I decided to start swimming because it was something I had always loved to do. Find an exercise you love and stick to it to stop feeling tired all the time. Ideally, get a combination of endurance training, strength training, and flexibility training during your daily 20-minute workout.

    If you haven’t exercised in a while and have a lot of stress in your life, you may want to give yoga a try as it will increase your flexibility and lower your stress.

    Attitude

    Stress may be a major reason why you aren’t feeling well all of the time. At least that was the case with me.

    When I worked 70 hours per week as a High-Tech Executive, I felt chronically stressed and exhausted, but there was one thing that always worked to help me feel calmer and less fatigued: Breathing.

    But not just any old breathing. It was a special form of deep Yogic breathing called the “Long-Exhale Breathing” or “4-7-8 breathing” (or “Pranayama” in Sanskrit).

    Here’s how you do Long-Exhale Breathing:

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    1. Sit in a comfortable position with your spine straight and your hand on your tummy.
    2. Breathe in deeply and slowly from your diaphragm with your mouth closed while you count to 4 (ideally until your stomach feels full of air).
    3. Hold your breath while you mentally count to 7 and enjoy the stillness.
    4. Breathe out through your mouth with a “ha” sound while you count to 8 (or until your stomach has no more air in it).
    5. Pause after you finish your exhale while you notice the sense of wholeness and relaxation from completing one conscious, deep breath.
    6. Repeat 3 times, ensuring your exhale is longer than your inhale so you relax your nervous system.

    This type of “long-exhale breathing” is scientifically proven to reduce stress.

    When your exhale is twice as long as your inhale, it soothes your parasympathetic nervous system, which regulates the relaxation response.[11]

    Nutrition

    Diet is vital for beating fatigue if you’re feeling tired all the time – after all, food is your main source of energy.

    If your diet is poor, then it implies you’re not getting the nutrients you need to sustain healthy energy levels, which may lead to daytime sleepiness.

    Eating a diet for fatigue doesn’t need to be complicated or time-consuming though. For most people, it’s just a case of swapping a few unhealthy foods for a few healthier ones, like switching from low-fiber, processed foods to whole, high-fiber foods.

    Here’re 9 simple diet swaps you can make today:

    1. Replace your morning coffee with Matcha green tea and drink only herbal tea within six hours of bedtime.
    2. Add a healthy fat or protein to any carb you eat, especially if you eat before bed.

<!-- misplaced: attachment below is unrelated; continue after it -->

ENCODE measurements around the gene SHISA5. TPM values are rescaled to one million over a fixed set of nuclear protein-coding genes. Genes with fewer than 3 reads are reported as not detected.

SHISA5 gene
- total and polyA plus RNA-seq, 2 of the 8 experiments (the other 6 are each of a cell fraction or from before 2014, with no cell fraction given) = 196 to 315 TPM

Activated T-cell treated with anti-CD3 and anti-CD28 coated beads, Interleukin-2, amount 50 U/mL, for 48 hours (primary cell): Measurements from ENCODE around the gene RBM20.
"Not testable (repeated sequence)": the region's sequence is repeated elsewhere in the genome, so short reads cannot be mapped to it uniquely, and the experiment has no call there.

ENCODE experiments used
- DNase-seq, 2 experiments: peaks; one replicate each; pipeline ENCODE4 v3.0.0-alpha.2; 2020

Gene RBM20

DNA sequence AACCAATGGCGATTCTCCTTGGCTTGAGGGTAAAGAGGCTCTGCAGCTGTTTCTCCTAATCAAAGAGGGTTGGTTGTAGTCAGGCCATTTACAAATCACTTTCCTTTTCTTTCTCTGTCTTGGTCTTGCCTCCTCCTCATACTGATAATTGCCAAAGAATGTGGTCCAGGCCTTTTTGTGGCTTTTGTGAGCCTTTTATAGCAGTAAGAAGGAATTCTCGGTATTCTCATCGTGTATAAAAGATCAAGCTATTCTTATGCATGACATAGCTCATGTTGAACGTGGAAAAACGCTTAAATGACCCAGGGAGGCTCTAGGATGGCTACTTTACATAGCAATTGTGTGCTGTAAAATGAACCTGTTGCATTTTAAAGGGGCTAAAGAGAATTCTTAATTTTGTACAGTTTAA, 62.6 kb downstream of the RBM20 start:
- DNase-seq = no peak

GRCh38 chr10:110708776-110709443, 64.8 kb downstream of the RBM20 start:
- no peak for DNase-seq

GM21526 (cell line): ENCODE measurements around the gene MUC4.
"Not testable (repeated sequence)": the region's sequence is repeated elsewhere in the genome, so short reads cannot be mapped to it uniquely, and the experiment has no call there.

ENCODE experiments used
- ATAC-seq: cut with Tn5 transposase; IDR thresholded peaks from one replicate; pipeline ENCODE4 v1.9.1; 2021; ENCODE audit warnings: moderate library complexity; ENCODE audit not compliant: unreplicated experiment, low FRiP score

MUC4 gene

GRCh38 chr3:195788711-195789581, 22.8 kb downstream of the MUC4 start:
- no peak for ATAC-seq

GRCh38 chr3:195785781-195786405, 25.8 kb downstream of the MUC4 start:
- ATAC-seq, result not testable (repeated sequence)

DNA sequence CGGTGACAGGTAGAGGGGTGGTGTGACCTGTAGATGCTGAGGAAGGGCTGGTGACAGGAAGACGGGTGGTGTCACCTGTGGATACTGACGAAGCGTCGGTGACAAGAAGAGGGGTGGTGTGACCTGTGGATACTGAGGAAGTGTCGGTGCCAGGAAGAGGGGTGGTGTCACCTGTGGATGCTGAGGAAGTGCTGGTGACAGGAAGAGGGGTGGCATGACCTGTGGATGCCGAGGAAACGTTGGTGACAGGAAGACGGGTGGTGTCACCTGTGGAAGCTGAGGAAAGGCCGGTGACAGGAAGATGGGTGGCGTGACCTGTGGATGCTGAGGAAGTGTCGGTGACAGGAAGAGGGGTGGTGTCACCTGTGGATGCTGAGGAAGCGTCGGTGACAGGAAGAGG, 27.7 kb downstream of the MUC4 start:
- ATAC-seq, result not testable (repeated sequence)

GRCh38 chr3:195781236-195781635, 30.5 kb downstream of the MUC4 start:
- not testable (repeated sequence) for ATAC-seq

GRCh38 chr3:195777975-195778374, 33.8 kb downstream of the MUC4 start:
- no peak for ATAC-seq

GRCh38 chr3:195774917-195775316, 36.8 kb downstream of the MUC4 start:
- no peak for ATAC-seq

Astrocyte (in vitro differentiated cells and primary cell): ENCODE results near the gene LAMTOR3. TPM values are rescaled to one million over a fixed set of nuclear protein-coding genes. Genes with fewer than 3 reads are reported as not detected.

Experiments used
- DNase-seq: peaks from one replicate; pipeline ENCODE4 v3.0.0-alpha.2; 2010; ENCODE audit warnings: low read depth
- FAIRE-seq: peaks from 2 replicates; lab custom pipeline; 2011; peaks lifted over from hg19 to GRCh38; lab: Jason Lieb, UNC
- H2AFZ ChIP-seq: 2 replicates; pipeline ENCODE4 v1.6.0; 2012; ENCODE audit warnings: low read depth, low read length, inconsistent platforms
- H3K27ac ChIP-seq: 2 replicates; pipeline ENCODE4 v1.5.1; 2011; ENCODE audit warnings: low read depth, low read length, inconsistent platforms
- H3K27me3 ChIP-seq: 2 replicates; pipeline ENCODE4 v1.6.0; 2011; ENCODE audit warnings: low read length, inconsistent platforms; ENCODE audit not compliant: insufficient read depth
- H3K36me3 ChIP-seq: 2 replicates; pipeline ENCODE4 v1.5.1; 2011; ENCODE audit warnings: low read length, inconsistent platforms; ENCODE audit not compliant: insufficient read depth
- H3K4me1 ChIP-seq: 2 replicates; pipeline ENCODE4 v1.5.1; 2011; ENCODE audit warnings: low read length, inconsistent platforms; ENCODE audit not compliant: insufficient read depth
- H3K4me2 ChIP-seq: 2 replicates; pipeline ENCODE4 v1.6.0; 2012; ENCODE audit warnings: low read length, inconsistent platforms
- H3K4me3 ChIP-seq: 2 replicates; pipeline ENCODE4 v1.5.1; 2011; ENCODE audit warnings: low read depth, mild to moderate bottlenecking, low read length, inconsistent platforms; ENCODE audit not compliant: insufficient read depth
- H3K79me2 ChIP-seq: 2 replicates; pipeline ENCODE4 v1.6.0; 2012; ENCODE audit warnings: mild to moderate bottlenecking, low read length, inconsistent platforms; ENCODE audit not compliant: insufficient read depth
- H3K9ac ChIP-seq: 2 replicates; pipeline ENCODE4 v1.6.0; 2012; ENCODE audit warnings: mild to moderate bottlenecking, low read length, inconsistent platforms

3. Fill up with fiber, especially green leafy vegetables.
    4. Replace refined, processed, low-fiber pastas and grains with zucchini noodles and whole grains such as buckwheat, quinoa, sorghum, oats, amaranth, millet, teff, brown rice, and corn.
    5. Swap natural sweeteners for refined sugars, and try to ensure you don’t get more than 25g of sugar a day if you are a woman and 30g of sugar a day if you are a man.
    6. Replace ice cream with low-sugar alternatives.
    7. Swap omega-6, partially-hydrogenated oils such as corn, palm, sunflower, safflower, cotton, canola and soybean oil for omega-3 oils such as flax, olive, and nut oils.
    8. Replace high-sugar yoghurts with low-sugar, dairy-free yoghurts.
    9. Swap your sugar-laden soda for sparkling water with a splash of low-sugar juice.

    Also, ensure your diet is giving you enough of the daily essential vitamins and minerals. Most of us don’t get enough Vitamin D, Vitamin B-12, Calcium, Iron, and Magnesium. If you are low on any of the above vitamins and minerals, you may experience fatigue and low energy.

    That’s why it’s always worth having your doctor check your levels. If you find any of them are low, then try to eat foods rich in them.

    Alternatively, you might consider a high-quality multivitamin or specific supplement.

    The Bottom Line

    If you are tired of feeling tired all the time, then there is tremendous hope.

    If you are tired because you are not getting enough high-quality sleep, then the best remedy is a bedtime routine based on sleep best practices. If you are tired because you have stress and fatigue, then the best remedy are four simple lifestyle changes discussed above.

    Overall, adopting a healthier lifestyle is the ideal remedy for feeling more rested and energized.

    More Tips to Stop Feeling Tired All the Time

    Featured photo credit: Cris Saur via unsplash.com

    Reference

    [1] YouGov: Two-fifths of Americans are tired most of the week
    [2] National Safety Council: Is Your Company Confronting Workplace Fatigue?
    [3] The New York Times: Why Are We So Freaking Tired?
    [4] Mayo Clinic: Chronic fatigue syndrome
    [5] Very Well Health: Differences Between Sleepiness and Fatigue
    [6] Advanced Sleep Medicine Services: NEW Guidelines: How much sleep do you need?
    [7] Mayo Clinic: Lack of sleep: Can it make you sick?
    [8] Ask Dr. Sears: The L.E.A.N. Lifestyle
    [9] National Institute on Aging: Sleep loss encourages spread of toxic Alzheimer’s protein
    [10] American Psychological Association: Getting a Good Night’s Sleep
    [11] Yoga International: Learning to Exhale: 2-to-1 Breathing